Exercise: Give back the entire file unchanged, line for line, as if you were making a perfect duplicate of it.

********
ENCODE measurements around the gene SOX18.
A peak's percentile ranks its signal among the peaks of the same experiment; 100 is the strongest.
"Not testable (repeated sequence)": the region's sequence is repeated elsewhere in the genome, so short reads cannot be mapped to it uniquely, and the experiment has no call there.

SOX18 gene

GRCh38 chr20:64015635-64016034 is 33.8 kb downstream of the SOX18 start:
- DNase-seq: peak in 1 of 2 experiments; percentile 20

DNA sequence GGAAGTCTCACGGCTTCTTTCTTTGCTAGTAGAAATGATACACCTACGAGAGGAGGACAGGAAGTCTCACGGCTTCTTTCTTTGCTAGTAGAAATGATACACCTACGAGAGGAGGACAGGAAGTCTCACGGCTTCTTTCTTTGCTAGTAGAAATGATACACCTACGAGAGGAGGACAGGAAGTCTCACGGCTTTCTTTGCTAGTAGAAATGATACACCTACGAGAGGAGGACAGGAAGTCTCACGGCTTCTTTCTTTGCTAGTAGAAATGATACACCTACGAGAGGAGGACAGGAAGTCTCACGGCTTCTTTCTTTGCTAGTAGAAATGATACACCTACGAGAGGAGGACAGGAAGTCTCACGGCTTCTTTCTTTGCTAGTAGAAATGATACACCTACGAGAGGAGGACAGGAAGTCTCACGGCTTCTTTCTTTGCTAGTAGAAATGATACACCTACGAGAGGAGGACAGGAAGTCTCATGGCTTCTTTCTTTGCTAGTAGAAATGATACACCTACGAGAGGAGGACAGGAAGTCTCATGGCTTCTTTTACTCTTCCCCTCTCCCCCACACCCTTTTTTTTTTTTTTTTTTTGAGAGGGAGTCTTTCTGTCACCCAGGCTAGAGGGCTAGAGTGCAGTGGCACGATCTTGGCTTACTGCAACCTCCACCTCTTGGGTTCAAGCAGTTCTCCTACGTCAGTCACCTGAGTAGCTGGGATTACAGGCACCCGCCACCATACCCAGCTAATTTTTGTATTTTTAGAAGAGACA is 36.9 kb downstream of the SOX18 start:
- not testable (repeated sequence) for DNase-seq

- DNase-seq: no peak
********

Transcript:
ENCODE measurements around the gene SOX18.
A peak's percentile ranks its signal among the peaks of the same experiment; 100 is the strongest.
"Not testable (repeated sequence)": the region's sequence is repeated elsewhere in the genome, so short reads cannot be mapped to it uniquely, and the experiment has no call there.

SOX18 gene

GRCh38 chr20:64015635-64016034 is 33.8 kb downstream of the SOX18 start:
- DNase-seq: peak in 1 of 2 experiments; percentile 20

DNA sequence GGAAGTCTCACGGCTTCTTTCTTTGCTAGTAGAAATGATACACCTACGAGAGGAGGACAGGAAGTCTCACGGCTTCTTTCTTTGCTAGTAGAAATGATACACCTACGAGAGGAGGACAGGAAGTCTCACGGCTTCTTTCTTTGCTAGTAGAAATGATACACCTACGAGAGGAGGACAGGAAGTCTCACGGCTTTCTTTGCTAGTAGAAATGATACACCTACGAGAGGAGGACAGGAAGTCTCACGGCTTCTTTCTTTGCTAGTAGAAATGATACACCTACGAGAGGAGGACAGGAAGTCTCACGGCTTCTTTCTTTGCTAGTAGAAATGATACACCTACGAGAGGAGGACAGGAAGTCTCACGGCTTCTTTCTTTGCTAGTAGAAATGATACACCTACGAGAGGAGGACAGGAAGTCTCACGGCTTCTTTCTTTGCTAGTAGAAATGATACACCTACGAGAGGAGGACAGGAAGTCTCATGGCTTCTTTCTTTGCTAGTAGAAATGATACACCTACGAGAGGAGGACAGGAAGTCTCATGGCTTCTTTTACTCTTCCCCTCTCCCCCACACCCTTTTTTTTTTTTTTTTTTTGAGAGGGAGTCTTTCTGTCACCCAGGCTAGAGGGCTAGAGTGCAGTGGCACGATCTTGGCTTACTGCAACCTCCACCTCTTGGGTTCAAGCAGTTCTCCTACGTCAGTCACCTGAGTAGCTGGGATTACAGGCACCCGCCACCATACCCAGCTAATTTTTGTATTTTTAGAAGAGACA is 36.9 kb downstream of the SOX18 start:
- not testable (repeated sequence) for DNase-seq

- DNase-seq: no peak